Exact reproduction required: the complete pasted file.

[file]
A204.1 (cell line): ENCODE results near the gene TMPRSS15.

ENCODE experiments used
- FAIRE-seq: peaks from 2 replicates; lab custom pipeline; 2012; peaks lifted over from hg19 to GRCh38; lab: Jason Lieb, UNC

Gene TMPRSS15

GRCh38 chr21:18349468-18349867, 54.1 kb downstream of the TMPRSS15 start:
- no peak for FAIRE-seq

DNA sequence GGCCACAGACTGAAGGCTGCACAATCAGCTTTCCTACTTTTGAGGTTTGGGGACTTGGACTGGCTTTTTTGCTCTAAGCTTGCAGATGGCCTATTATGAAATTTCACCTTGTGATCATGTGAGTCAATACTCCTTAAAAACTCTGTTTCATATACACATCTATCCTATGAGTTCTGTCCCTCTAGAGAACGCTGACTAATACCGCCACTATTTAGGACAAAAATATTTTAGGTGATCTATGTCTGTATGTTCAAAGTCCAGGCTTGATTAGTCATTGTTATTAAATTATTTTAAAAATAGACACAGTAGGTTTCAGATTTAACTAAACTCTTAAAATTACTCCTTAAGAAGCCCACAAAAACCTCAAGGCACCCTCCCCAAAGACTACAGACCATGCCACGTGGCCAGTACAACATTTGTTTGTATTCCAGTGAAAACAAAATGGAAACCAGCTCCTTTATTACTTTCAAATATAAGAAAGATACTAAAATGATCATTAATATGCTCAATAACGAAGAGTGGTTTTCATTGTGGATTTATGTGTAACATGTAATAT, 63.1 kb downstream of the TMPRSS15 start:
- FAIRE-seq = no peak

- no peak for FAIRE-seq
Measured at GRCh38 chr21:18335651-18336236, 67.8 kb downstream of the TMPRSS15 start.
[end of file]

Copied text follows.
A204.1 (cell line): ENCODE results near the gene TMPRSS15.

ENCODE experiments used
- FAIRE-seq: peaks from 2 replicates; lab custom pipeline; 2012; peaks lifted over from hg19 to GRCh38; lab: Jason Lieb, UNC

Gene TMPRSS15

GRCh38 chr21:18349468-18349867, 54.1 kb downstream of the TMPRSS15 start:
- no peak for FAIRE-seq

DNA sequence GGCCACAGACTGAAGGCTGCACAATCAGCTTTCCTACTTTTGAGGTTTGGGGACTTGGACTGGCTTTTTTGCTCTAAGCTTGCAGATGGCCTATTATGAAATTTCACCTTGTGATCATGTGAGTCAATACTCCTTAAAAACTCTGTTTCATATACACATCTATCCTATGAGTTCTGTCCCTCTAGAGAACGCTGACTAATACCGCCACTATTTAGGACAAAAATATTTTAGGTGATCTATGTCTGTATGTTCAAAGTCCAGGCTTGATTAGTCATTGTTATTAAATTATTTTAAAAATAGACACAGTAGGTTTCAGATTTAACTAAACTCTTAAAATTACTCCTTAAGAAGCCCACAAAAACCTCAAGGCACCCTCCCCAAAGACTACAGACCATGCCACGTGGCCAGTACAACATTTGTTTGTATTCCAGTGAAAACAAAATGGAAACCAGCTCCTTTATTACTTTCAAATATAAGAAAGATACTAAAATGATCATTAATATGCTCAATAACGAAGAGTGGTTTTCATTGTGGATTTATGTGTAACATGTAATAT, 63.1 kb downstream of the TMPRSS15 start:
- FAIRE-seq = no peak

- no peak for FAIRE-seq
Measured at GRCh38 chr21:18335651-18336236, 67.8 kb downstream of the TMPRSS15 start.